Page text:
WOOLWORTHS shareholders — not animal welfare — stand to benefit most from the supermarket chain’s decision to phase out cage eggs.
That’s according to Victorian Farmers Federation egg group president Brian Ahmed.
In a move welcomed by the animal welfare lobby as “a major victory for battery hens” Woolworths last October said it would remove caged eggs from its shelves by 2018.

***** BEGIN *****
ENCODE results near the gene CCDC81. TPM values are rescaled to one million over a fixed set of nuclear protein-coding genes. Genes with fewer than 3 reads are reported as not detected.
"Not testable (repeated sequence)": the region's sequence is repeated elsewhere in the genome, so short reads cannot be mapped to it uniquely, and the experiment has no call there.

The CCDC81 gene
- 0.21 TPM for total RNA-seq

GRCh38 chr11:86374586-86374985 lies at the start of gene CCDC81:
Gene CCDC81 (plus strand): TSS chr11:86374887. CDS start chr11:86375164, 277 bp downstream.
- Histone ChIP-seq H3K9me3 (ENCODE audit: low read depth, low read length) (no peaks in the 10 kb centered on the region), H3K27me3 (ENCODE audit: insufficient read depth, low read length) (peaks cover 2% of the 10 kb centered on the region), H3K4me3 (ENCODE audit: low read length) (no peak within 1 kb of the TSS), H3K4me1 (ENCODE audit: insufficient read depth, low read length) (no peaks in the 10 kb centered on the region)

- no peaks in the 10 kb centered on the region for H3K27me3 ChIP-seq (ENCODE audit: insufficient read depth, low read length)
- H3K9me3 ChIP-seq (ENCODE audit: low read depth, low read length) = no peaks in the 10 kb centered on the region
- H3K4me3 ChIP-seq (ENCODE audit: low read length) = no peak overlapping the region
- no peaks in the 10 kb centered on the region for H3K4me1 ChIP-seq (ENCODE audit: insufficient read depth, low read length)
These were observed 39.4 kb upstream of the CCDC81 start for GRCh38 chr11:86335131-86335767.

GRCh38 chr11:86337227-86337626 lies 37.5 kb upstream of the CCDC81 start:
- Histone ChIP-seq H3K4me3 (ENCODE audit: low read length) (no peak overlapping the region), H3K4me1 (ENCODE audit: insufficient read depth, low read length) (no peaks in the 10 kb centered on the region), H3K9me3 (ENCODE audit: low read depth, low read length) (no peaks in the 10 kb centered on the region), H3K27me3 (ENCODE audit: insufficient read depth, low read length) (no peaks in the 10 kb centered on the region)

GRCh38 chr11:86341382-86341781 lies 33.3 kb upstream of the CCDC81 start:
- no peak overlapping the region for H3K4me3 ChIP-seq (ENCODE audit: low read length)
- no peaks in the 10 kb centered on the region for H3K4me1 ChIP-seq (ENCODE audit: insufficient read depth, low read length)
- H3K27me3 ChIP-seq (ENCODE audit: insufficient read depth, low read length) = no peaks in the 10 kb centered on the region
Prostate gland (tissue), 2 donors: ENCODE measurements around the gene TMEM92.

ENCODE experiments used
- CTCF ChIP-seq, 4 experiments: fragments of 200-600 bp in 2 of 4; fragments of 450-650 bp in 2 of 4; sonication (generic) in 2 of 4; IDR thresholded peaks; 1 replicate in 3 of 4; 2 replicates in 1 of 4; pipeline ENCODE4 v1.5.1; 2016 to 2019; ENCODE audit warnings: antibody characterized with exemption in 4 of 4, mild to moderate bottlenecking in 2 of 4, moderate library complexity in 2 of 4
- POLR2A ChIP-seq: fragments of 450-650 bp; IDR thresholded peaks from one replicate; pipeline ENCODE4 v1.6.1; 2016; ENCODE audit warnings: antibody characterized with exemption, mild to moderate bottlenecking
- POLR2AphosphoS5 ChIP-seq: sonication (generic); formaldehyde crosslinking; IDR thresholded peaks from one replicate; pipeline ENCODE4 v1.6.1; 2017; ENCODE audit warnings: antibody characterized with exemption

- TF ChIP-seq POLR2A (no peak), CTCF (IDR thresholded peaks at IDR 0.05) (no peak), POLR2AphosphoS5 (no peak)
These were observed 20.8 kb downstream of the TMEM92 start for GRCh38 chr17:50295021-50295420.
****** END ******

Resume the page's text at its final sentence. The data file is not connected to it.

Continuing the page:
However, Mr Ahmed this week said supermarkets were simply capitalising on animal welfare concerns despite a lot of work being done by producers to improve conditions.
He said supermarkets were “very good at what they do and they know how they can increase the return to their shareholders”.
“They want to sell more free-range eggs because there is more money in them,” Mr Ahmed said. “That’s what it basically comes down to — $3 for a carton of cage eggs versus $5 or $6 for free range.”